"My name is Kotahi Tarawhiti, and I have a younger sister who adores social media ... But I often wonder how much of my 'sister' is still intact after using social media for so long. I believe that social media is turning individual and personal identities into more of a glob of people with similar 'likes' and 'followers'."
As millennials, we are well aware of the social media hype that seems to run our day to day lives ... and for those of you who refrain from using social media, I tip my virtual hat to you. Social media platforms have a certain power to dictate what we wear, how we speak and what we listen to.
Let's take a look at how the establishment of ideas began... Italy started out and continues to be at the forefront of fashion. Today we like pictures and copy styles of famous Italian styles, but back in the renaissance period, fashion was a way to communicate new and exciting ideologies.
Fashion was even influenced by books and good literature... and the Italian people wanted to share what they created with the world!
With the creation of cartography and development of faster transportation, ideas not only concerning fashion, but also ideas that varied through all different aspects of life were able to be shared throughout the world.
Then something interesting happened. Television, radio, internet, cellular devices all contributed to a mass distribution of ideas and culture. At face value, these devices are nothing short of a blessing in sharing and communicating with people all over the world ... but what is it doing to identity?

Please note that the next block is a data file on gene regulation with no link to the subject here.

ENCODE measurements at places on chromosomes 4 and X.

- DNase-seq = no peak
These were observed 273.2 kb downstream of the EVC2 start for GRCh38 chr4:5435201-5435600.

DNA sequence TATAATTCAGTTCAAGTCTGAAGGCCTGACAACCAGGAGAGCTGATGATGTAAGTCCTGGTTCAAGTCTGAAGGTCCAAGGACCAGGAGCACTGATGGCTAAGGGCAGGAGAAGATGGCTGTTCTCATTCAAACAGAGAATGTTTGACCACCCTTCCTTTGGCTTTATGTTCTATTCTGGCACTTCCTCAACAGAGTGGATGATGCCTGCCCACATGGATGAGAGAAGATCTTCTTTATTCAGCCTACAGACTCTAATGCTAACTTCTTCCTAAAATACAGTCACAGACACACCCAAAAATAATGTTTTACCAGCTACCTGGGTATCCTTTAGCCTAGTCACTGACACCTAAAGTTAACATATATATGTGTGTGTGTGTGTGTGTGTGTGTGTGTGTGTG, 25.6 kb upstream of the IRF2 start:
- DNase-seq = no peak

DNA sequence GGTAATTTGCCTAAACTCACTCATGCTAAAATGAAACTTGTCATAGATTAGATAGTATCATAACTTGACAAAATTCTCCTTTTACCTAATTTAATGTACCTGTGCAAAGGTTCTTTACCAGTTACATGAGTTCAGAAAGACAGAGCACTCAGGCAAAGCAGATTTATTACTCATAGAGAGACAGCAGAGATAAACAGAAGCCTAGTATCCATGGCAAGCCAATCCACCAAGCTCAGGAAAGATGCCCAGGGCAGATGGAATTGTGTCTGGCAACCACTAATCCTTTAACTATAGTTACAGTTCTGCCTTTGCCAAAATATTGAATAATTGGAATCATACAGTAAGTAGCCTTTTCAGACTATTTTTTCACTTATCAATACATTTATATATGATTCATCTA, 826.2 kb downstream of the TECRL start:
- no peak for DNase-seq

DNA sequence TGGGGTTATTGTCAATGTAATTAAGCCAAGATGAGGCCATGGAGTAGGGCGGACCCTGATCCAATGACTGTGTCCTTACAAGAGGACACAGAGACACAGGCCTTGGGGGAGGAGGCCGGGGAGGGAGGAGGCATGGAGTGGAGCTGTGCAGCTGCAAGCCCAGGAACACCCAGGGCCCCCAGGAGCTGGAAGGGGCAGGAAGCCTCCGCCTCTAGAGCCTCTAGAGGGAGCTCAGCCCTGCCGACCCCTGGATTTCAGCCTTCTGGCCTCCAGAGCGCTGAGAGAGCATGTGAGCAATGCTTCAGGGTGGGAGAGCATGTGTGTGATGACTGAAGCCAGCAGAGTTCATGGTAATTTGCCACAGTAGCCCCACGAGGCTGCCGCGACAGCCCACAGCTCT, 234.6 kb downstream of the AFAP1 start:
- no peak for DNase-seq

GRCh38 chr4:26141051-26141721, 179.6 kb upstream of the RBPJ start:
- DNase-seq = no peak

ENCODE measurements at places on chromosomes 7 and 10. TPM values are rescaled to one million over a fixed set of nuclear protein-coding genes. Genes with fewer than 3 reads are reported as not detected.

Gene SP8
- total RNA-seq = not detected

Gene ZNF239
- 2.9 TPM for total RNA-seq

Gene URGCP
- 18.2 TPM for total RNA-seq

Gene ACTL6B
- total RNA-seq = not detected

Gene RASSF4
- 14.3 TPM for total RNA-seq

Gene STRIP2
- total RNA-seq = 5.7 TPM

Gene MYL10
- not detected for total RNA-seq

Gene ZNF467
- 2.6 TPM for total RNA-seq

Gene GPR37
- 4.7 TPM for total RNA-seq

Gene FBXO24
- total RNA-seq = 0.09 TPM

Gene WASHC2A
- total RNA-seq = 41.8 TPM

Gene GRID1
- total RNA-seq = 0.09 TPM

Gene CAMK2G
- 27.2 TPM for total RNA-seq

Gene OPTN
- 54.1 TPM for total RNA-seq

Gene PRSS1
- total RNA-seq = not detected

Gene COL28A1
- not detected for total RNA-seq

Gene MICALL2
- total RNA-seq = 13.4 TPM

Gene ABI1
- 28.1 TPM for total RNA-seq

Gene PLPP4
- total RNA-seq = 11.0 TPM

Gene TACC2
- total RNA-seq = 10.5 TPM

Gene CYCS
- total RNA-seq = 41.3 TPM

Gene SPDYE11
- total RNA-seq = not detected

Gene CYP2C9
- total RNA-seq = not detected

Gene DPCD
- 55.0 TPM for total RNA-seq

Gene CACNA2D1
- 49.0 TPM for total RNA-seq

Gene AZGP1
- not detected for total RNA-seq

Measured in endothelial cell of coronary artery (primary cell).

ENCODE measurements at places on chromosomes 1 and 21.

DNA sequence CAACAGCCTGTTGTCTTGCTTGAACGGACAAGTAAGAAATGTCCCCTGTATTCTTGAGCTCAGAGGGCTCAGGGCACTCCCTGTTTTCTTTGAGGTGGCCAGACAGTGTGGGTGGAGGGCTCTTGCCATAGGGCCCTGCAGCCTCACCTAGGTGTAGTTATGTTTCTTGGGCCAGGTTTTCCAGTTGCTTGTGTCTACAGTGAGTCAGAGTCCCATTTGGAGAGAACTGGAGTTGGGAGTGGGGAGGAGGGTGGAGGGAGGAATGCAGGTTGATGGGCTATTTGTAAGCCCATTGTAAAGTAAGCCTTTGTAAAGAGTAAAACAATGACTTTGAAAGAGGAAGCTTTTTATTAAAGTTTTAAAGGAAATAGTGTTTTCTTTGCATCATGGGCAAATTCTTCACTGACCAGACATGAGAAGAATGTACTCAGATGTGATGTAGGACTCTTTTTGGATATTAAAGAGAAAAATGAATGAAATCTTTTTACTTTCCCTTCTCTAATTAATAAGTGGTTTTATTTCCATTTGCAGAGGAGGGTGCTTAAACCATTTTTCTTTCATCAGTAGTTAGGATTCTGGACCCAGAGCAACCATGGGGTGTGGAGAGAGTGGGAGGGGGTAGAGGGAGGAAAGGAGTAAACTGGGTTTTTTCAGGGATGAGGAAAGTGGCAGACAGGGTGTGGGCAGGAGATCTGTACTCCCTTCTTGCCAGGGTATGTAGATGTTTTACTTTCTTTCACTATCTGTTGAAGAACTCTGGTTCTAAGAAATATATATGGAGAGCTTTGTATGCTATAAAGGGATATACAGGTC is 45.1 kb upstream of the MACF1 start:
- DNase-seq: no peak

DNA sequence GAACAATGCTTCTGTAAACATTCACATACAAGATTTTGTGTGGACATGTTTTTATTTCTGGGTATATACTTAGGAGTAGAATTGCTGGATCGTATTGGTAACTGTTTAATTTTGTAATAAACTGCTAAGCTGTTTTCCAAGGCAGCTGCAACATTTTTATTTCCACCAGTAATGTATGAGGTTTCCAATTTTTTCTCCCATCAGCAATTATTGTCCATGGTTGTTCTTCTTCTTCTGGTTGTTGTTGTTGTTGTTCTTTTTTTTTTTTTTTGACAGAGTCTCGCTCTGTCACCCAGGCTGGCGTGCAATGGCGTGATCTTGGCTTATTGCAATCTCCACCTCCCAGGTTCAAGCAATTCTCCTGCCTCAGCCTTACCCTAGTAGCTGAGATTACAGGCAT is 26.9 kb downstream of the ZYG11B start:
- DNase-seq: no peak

According to Trevor J. Blank, the author of the book, Folk Culture in the Digital age, he says, "Writing in 1961, Historian Daniel Boorstin lamented that American society had witnessed the decline of the 'folk' and the rise of 'the mass,' adding that 'while the folk created heroes, the mass could only look and listen for them.' The folk had a universe of it's own creation... The mass lives in a very different fantasy world."
So ... what makes us less of individuals with the desire to act, and more of a mass that is acted upon? Our social world is dictated by likes, followers and views, and according to Jennifer Golbeck, clicking the like button on a few photos tells people a lot more about who you are than you would hope.
Golbeck tells a story of how a young girl bought a hand bag online big enough to hold diapers, and then a few days later was confronted by her father with ads from target for women who are pregnant. This young girl was definitely not pregnant, but because businesses hungry for money, they were tracking her pattern of likes and buys and shoved unnecessary (and somewhat harmful) information in her life.
My friends and I discussed this issue and came to the conclusion that not only does what we like govern what we see on our news feeds, but what people share and follow themselves ends up being something we care more about than what's going on in our individual lives. This is what I fear most for my younger sister and other friends and family.
The sharing of ideas through social media can be a great contribution, and should make the world a better place. It should not govern our personal lives by what we like, who we follow and how many times we view something. We can and should use it as a way to act for ourselves rather than be subjects who are acted upon.